There are many different kinds of travel insurance policies. Before shopping for a policy, find out what your medical insurance and credit cards will cover when you travel. Then, take time to compare and contrast different policies with regard to baggage delays, lost/damaged baggage, trip delay, trip cancellation and interruption, travel accidents, medical evacuation and rental cars. Also ask if the policy covers pre-existing medical conditions. And does it cover epidemics, pandemics and natural disasters? Policies range from inexpensive to very expensive, depending on the scope of coverage, health and age of a traveler, limitations, and more. You may purchase policies that cover the cost of an airline ticket solely, paid for in dollars or miles. Cruise lines also offer policies on specific trips. Since most cruise cabins are sold on the basis of double occupancy, make sure you and your cabin mate purchase individual policies and that the insurance covers the cruise even if your travel buddy becomes ill or dies. If you are traveling abroad, consider a policy that covers medical emergencies and the possibility of an unexpected return home. If you travel often, consider an annual, renewable policy. If you want to make sure everything is covered, buy a policy that has a Cancel For Any Reason (CFAR) option, but expect to pay more for it. Most travel insurance companies require that a policy be purchased within 14 days of your first payment for the trip.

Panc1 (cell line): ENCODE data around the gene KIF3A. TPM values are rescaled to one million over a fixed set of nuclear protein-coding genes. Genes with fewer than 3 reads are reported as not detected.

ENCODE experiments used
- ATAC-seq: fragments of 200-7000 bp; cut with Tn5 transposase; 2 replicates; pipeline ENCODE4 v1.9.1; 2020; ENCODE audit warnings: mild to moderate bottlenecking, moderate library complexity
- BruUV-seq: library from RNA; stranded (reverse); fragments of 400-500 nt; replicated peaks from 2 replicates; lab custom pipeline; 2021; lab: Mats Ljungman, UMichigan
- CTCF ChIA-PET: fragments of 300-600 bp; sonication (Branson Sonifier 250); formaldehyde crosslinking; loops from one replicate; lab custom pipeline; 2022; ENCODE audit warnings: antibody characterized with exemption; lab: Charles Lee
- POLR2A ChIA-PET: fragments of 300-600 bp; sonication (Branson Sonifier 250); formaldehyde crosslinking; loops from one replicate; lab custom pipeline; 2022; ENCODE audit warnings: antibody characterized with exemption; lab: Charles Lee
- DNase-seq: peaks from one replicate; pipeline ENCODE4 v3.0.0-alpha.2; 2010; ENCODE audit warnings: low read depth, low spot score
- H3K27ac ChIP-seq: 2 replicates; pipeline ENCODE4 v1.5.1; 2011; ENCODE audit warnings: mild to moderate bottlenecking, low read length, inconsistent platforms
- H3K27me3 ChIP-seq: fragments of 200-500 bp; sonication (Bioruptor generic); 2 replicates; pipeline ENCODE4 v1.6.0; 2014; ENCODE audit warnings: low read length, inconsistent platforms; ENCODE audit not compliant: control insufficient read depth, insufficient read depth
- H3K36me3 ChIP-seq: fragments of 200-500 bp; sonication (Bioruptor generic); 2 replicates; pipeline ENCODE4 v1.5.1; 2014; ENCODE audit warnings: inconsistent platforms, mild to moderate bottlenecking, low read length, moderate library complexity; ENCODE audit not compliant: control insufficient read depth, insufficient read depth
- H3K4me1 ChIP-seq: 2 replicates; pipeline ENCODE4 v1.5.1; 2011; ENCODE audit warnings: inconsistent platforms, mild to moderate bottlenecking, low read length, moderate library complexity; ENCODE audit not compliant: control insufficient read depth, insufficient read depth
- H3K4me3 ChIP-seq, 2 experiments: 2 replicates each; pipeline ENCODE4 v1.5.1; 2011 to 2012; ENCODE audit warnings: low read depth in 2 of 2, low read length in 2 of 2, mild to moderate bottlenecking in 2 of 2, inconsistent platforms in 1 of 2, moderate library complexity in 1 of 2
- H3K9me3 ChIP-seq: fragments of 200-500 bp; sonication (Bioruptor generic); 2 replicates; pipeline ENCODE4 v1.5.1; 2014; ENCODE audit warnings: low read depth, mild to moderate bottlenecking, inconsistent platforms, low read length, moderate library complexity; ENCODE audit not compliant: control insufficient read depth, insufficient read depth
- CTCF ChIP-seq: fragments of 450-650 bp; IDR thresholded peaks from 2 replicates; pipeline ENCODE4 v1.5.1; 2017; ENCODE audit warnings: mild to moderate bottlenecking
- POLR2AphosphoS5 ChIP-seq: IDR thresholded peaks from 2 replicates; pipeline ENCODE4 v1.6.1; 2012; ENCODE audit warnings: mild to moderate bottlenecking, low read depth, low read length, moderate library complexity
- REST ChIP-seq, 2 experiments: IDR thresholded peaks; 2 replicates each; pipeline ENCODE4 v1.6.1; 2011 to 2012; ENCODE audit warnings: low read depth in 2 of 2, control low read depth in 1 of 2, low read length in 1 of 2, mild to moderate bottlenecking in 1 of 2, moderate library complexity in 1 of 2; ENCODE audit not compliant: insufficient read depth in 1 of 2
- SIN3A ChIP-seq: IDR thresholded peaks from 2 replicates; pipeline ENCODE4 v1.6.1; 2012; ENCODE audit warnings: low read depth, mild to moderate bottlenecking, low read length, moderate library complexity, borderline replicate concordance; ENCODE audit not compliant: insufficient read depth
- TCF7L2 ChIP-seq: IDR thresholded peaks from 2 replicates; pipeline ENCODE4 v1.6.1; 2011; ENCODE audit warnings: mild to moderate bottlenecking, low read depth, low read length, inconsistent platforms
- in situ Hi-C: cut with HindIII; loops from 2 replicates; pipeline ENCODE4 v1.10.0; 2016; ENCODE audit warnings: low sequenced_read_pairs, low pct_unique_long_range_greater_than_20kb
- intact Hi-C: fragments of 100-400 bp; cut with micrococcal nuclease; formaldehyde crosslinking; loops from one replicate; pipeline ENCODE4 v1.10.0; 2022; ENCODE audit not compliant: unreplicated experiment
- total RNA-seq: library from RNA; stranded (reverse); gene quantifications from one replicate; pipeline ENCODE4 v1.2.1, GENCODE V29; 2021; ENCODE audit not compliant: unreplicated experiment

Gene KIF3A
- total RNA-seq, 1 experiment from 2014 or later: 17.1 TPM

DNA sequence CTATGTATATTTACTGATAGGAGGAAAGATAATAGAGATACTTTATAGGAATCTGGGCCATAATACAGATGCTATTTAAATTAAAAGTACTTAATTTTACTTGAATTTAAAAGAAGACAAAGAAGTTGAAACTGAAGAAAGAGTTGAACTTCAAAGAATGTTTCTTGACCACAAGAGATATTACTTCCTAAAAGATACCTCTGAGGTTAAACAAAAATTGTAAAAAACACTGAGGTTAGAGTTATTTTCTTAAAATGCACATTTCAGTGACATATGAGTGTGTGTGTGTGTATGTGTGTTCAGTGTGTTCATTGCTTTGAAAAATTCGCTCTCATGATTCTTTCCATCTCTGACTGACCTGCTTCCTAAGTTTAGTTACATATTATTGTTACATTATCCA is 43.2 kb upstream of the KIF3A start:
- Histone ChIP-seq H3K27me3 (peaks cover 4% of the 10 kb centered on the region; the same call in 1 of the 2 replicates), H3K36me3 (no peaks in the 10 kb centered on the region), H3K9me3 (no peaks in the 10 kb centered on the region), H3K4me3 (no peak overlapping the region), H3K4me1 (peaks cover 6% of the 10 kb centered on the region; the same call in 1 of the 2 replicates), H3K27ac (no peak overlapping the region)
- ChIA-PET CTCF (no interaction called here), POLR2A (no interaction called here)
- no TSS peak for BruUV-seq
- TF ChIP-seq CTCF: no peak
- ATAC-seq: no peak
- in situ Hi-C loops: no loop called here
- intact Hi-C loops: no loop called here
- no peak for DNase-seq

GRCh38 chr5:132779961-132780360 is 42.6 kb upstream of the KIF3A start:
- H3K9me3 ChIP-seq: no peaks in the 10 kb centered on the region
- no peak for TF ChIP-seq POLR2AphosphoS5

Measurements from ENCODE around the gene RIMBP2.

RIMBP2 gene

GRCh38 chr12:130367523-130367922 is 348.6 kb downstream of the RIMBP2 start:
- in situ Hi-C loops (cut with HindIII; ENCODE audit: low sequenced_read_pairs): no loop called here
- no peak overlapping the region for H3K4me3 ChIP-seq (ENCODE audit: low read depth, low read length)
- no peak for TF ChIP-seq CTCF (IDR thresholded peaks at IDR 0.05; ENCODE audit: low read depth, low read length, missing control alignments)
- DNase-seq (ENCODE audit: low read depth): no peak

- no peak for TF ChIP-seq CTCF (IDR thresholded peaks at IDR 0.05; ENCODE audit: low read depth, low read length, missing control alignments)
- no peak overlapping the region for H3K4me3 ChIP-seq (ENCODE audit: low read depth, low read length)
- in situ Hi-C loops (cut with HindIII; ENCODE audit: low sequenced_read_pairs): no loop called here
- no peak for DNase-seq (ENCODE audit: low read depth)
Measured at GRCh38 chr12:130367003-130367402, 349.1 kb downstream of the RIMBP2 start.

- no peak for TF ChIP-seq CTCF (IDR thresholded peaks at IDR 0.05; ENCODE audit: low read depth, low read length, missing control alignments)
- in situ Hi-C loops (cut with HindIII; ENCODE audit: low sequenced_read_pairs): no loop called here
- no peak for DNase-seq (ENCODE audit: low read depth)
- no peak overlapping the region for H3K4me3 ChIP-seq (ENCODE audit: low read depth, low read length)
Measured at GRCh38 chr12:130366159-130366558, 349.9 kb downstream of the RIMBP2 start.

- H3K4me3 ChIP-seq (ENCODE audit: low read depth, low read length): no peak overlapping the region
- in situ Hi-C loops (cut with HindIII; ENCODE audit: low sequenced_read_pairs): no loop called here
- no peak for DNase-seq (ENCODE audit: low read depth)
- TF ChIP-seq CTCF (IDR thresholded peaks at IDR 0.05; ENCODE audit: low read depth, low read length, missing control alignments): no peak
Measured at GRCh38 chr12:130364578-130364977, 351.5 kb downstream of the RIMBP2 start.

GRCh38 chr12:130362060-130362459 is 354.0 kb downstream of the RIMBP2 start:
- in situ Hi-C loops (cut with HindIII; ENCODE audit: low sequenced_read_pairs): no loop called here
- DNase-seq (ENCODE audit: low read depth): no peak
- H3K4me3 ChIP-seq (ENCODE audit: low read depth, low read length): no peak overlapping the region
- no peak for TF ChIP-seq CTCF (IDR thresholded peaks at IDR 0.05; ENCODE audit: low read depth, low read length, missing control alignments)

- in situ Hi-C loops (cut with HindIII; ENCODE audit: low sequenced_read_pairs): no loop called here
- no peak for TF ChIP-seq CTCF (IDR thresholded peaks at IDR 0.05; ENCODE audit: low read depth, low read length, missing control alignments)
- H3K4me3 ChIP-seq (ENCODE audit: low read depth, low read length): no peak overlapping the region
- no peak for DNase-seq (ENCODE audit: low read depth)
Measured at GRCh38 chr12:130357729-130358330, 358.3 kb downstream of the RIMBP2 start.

With the number of travel insurance options out there, choosing one that suits your needs may be confusing. Consumers Advocate’s recent review of 10 travel insurance companies may prove helpful in your research. At the top of their list is TravelInsurance.com, followed by General Global Assistance, Travelex Insurance Services, MedJet, World Nomads, AardvarkCompare.com, AXA Travel Insurance, Allianz Travel, Roam Right Travel Insurance, and Tokio Marine HCC. Other companies noted in the article are Good Sam TravelAssist, Berkshire Hathaway, USI Affinity Travel Insurance Services, GeoBlue, First Allied Limited, TravelSafe, Global Alert, CSA, Travel Insured International, Trip Assure, Travel Guard, Seven Corners, UnitedHealthCare-Global, InsureMy Trip, Trawick International and INF Visitor Care. Log on to the Consumers Advocate website (consumersadvocate.org/travel-insurance) to get direct access to all the companies noted.

As Conde Nast Traveler writer Megan Spurrell states in “Coronavirus and Travel: Everything You Need to Know”: “No matter your situation, having the right insurance will make all the difference, for future trips and those you’ve already booked, if and when you do need to cancel.”

Virtual Travel

Viking Cruises has launched Viking.TV, a digital library which shares interviews with company executives and crew, provides programming such as “Arts and Music Wednesdays,” features short documentaries and travel videos, and much more (viking.tv). You’ll also find some of the cruise line’s popular recipes from around the world at vikingcruises.com.

According to GoWay Travel Limited, we can delve into history in the safety of our own homes through books, the Internet and by getting in touch remotely with caretakers of the past. Click on goway.com to read Anne Bergstom’s “10 Best Countries for History Buffs to Visit in the Future,” featuring Italy, Jordan, Greece, Egypt, Peru, England, Cambodia, Germany, Mexico and China.

Carol Timblin welcomes travel news at ctimblin@gmail.com.